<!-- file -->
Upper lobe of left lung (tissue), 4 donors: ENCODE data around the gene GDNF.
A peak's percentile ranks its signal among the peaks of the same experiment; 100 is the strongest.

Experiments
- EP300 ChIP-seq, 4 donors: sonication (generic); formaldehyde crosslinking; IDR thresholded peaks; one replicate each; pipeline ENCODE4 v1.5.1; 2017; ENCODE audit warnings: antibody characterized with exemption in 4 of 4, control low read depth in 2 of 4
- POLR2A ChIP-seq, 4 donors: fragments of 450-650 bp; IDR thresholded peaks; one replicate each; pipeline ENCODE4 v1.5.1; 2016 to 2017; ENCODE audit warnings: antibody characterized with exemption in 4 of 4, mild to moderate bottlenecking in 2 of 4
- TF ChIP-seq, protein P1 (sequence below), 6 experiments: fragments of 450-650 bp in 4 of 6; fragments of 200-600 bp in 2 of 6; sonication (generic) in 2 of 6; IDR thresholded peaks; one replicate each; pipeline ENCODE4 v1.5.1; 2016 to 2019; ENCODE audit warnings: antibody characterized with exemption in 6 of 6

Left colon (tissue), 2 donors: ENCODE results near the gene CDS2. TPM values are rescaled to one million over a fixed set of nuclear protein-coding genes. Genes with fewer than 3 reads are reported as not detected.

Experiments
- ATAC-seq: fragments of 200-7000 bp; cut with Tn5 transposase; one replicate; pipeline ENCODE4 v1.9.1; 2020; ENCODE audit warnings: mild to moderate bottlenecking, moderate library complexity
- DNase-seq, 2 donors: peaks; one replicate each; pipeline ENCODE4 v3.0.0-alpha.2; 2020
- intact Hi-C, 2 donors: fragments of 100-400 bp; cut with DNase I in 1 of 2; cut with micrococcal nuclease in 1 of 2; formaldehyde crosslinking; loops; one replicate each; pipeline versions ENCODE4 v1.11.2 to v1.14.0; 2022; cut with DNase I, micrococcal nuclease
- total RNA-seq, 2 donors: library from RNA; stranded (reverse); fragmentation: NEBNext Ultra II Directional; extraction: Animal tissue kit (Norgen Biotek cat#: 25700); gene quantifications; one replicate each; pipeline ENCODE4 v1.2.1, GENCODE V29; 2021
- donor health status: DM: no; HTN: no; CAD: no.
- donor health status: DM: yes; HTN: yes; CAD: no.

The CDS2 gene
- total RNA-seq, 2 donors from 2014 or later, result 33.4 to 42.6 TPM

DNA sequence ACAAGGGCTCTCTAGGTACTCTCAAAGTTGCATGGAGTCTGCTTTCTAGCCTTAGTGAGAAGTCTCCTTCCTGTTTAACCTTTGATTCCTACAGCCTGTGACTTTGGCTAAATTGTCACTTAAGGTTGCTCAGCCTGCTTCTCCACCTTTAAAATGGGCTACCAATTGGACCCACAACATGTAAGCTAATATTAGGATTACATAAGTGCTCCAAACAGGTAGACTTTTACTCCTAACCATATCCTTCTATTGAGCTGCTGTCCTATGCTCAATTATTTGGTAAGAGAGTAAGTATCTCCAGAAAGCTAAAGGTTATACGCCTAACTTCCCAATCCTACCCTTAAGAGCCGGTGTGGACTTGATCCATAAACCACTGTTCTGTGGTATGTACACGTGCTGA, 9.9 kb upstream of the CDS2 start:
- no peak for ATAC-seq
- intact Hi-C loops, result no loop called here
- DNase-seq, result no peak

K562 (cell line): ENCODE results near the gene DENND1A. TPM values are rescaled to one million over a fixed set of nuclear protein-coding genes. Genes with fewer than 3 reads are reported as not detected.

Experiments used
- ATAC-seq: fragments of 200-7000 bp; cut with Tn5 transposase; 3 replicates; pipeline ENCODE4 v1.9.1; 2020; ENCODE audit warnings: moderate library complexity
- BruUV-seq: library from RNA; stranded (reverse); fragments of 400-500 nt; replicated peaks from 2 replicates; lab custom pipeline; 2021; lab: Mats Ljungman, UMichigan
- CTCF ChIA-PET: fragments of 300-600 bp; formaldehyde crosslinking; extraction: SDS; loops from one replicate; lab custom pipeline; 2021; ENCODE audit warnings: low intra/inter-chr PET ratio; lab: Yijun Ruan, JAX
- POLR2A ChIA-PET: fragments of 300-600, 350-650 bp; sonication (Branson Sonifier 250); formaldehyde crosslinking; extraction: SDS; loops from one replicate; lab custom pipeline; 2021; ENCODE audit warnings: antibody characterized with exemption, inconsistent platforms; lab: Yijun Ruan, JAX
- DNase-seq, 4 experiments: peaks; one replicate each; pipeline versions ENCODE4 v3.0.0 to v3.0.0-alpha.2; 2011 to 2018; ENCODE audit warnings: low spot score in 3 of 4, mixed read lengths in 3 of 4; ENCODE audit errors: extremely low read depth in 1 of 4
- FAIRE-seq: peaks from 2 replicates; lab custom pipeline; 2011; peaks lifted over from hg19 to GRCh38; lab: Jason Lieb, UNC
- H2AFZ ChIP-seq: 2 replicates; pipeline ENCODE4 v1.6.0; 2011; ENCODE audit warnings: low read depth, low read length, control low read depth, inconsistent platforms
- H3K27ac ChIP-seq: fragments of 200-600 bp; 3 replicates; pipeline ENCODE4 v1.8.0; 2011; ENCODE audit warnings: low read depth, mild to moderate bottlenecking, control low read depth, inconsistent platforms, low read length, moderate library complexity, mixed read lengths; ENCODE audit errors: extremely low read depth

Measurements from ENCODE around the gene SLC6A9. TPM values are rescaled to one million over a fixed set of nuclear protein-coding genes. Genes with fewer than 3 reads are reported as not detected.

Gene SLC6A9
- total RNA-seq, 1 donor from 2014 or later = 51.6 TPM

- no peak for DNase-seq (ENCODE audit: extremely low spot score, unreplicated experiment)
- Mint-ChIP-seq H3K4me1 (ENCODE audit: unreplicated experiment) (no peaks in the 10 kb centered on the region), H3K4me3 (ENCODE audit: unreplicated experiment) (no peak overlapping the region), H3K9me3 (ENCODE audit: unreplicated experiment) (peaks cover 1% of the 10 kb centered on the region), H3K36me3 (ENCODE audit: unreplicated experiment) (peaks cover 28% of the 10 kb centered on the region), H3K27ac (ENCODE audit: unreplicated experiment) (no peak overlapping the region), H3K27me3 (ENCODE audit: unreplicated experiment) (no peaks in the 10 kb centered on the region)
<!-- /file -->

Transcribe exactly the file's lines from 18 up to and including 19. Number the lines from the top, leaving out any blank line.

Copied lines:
- no peak for ATAC-seq
- intact Hi-C loops, result no loop called here